Today’s Headlines and Commentary

Katherine Pompilio
Friday, April 29, 2022, 1:31 PM

 Lawfare’s daily roundup of national security news and opinion.

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More than 3,000 refugees died or went missing while traveling across the Mediterranean and Atlantic oceans last year in an attempt to reach Europe, reports the U.N Refugee Agency. According to a report released by the agency, 1,924 people were reported dead or missing along the Central and Western Mediterranean routes to Europe while an additional 1,153 died or went missing on the Northwest African route to the Canary Islands in Spain. The migrants reportedly traveled along these maritime routes in crowded, inflatable boats that often capsized, deflated or drifted off course. The report details that the use of these “unseaworthy” boats most likely led to the deaths or disappearances of these refugees on their long journey across the ocean to asylum. 

Ukrainian authorities filed charges against 10 members of the Russian military for war crimes allegedly committed in Bucha, writes the Wall Street Journal. After an investigation, Ukrainian prosecutors accused the 10 noncommissioned Russian officers of taking Ukrainian civilians hostage and mistreating them. After the withdrawal of Russian forces from Bucha in late March, Ukrainian authorities found 400 dead civilians strewn across the town’s streets or packed tightly into hastily dug mass graves. Authorities report that many bodies of civilians had bullet wounds and/or had their hands tied behind their backs. Residents of Bucha that survived the attack also reportedly told investigators that they were held captive and tortured by Russian soldiers.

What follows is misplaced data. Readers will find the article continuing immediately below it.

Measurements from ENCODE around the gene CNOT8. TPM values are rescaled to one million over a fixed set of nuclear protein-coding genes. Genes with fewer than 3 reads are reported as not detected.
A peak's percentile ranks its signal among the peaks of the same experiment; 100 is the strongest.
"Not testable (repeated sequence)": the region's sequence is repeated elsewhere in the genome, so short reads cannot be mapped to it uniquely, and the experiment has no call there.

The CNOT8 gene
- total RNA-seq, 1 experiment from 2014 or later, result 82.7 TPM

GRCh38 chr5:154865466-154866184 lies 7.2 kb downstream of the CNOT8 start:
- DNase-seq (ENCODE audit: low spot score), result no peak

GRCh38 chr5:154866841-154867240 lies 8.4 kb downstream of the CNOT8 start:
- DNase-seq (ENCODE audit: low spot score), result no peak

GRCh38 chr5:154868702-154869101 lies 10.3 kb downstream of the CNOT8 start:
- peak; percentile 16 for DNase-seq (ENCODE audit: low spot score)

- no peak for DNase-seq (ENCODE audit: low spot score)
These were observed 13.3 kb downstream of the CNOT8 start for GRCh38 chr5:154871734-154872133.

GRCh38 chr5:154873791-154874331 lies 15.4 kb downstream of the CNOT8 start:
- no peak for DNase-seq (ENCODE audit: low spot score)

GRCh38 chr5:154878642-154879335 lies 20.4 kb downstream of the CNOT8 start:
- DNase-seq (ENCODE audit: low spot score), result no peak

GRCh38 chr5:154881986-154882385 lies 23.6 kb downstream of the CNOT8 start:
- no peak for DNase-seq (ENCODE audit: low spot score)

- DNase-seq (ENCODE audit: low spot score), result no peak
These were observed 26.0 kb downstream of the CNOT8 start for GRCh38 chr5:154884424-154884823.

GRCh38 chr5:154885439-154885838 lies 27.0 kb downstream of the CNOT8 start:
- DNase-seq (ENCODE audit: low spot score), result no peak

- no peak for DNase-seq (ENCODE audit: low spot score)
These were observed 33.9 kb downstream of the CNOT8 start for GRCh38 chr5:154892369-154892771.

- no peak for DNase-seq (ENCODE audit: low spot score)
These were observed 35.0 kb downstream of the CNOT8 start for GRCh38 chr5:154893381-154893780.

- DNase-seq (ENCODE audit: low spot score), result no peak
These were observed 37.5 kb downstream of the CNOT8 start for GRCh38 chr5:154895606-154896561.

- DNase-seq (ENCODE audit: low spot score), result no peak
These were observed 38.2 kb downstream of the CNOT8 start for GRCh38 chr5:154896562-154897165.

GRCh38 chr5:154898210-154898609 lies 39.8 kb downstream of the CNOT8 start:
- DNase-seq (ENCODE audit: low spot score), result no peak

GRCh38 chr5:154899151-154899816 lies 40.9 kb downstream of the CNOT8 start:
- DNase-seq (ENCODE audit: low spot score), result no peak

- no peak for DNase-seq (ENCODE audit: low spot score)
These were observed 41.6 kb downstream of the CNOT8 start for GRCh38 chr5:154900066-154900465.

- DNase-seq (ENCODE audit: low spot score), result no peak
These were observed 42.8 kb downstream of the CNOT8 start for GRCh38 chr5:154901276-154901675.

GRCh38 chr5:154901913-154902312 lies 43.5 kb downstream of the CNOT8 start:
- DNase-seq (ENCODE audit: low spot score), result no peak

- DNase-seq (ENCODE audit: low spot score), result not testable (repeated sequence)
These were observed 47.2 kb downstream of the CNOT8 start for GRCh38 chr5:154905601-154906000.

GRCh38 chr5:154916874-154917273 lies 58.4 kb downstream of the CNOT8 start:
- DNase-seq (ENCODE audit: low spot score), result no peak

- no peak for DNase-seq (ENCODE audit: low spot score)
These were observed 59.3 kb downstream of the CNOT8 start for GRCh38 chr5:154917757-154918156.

President Biden submitted a request to Congress for an additional $33 billion in military and humanitarian aid for Ukraine to assist in their fight against Russia, according to NBC News. Biden reportedly asked for $20 billion in military and security assistance for Ukraine—including weapons and ammunition. The president also requested $8.5 billion to be allocated to address Ukraine’s humanitarian crisis and to stop the spread of Russian disinformation about the war. Additionally, Biden’s request included $3 billion for more humanitarian assistance to address global food shortages caused by Russia’s invasion of Ukraine. 

A new pipeline along the Greece-Bulgaria border is expected to reduce Europe’s dependence on Russian energy, reports ABC News. In response to Western sanctions, Russia recently cut off natural gas supplies to Poland and Bulgaria.  The 110-mile pipeline—known as the Gas Interconnector Greece-Bulgaria—will give Bulgaria access to ports in Greece that hold liquefied natural gas, and will also help to obtain gas from Azerbaijan via another new pipeline system that ends in Italy. The pipeline is set to begin commercial operation in June and is anticipated to increase gas flows between Greece and Bulgaria to generate electricity, increase Europe’s fuel supply and heat homes.